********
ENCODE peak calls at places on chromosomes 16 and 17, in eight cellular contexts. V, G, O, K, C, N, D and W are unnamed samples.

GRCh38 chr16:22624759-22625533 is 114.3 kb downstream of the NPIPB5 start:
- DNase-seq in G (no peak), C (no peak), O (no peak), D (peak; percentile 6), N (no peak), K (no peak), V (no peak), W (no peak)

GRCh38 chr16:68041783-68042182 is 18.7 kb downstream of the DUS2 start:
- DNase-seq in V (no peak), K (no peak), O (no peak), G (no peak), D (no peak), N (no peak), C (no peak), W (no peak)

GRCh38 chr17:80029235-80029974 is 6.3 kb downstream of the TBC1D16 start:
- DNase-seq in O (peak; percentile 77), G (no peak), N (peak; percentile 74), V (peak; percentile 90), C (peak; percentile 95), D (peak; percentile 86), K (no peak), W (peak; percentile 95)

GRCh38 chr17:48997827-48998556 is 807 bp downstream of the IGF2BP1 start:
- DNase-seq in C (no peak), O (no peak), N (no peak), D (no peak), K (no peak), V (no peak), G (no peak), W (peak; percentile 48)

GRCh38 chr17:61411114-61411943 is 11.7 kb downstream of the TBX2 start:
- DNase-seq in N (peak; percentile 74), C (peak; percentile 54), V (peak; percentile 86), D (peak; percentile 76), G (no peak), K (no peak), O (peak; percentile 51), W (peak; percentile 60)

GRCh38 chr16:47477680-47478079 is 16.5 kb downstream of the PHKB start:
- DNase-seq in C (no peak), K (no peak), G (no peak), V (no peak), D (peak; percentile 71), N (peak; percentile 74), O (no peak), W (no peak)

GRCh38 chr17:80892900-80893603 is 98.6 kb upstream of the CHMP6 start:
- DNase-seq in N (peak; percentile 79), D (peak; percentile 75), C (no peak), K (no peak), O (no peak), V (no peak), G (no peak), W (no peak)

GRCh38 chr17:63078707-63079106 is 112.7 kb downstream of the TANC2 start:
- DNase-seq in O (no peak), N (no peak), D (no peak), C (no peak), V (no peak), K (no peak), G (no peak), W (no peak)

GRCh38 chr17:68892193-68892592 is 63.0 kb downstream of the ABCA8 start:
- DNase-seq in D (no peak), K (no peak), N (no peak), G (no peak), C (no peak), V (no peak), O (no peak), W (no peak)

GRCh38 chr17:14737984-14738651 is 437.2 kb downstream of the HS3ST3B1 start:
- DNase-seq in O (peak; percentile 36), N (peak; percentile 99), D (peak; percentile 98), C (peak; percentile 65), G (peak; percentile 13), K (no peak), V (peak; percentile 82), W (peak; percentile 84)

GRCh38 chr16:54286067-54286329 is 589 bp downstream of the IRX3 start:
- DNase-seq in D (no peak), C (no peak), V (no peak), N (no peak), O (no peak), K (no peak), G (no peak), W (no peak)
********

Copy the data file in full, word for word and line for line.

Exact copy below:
ENCODE peak calls at places on chromosomes 16 and 17, in eight cellular contexts. V, G, O, K, C, N, D and W are unnamed samples.

GRCh38 chr16:22624759-22625533 is 114.3 kb downstream of the NPIPB5 start:
- DNase-seq in G (no peak), C (no peak), O (no peak), D (peak; percentile 6), N (no peak), K (no peak), V (no peak), W (no peak)

GRCh38 chr16:68041783-68042182 is 18.7 kb downstream of the DUS2 start:
- DNase-seq in V (no peak), K (no peak), O (no peak), G (no peak), D (no peak), N (no peak), C (no peak), W (no peak)

GRCh38 chr17:80029235-80029974 is 6.3 kb downstream of the TBC1D16 start:
- DNase-seq in O (peak; percentile 77), G (no peak), N (peak; percentile 74), V (peak; percentile 90), C (peak; percentile 95), D (peak; percentile 86), K (no peak), W (peak; percentile 95)

GRCh38 chr17:48997827-48998556 is 807 bp downstream of the IGF2BP1 start:
- DNase-seq in C (no peak), O (no peak), N (no peak), D (no peak), K (no peak), V (no peak), G (no peak), W (peak; percentile 48)

GRCh38 chr17:61411114-61411943 is 11.7 kb downstream of the TBX2 start:
- DNase-seq in N (peak; percentile 74), C (peak; percentile 54), V (peak; percentile 86), D (peak; percentile 76), G (no peak), K (no peak), O (peak; percentile 51), W (peak; percentile 60)

GRCh38 chr16:47477680-47478079 is 16.5 kb downstream of the PHKB start:
- DNase-seq in C (no peak), K (no peak), G (no peak), V (no peak), D (peak; percentile 71), N (peak; percentile 74), O (no peak), W (no peak)

GRCh38 chr17:80892900-80893603 is 98.6 kb upstream of the CHMP6 start:
- DNase-seq in N (peak; percentile 79), D (peak; percentile 75), C (no peak), K (no peak), O (no peak), V (no peak), G (no peak), W (no peak)

GRCh38 chr17:63078707-63079106 is 112.7 kb downstream of the TANC2 start:
- DNase-seq in O (no peak), N (no peak), D (no peak), C (no peak), V (no peak), K (no peak), G (no peak), W (no peak)

GRCh38 chr17:68892193-68892592 is 63.0 kb downstream of the ABCA8 start:
- DNase-seq in D (no peak), K (no peak), N (no peak), G (no peak), C (no peak), V (no peak), O (no peak), W (no peak)

GRCh38 chr17:14737984-14738651 is 437.2 kb downstream of the HS3ST3B1 start:
- DNase-seq in O (peak; percentile 36), N (peak; percentile 99), D (peak; percentile 98), C (peak; percentile 65), G (peak; percentile 13), K (no peak), V (peak; percentile 82), W (peak; percentile 84)

GRCh38 chr16:54286067-54286329 is 589 bp downstream of the IRX3 start:
- DNase-seq in D (no peak), C (no peak), V (no peak), N (no peak), O (no peak), K (no peak), G (no peak), W (no peak)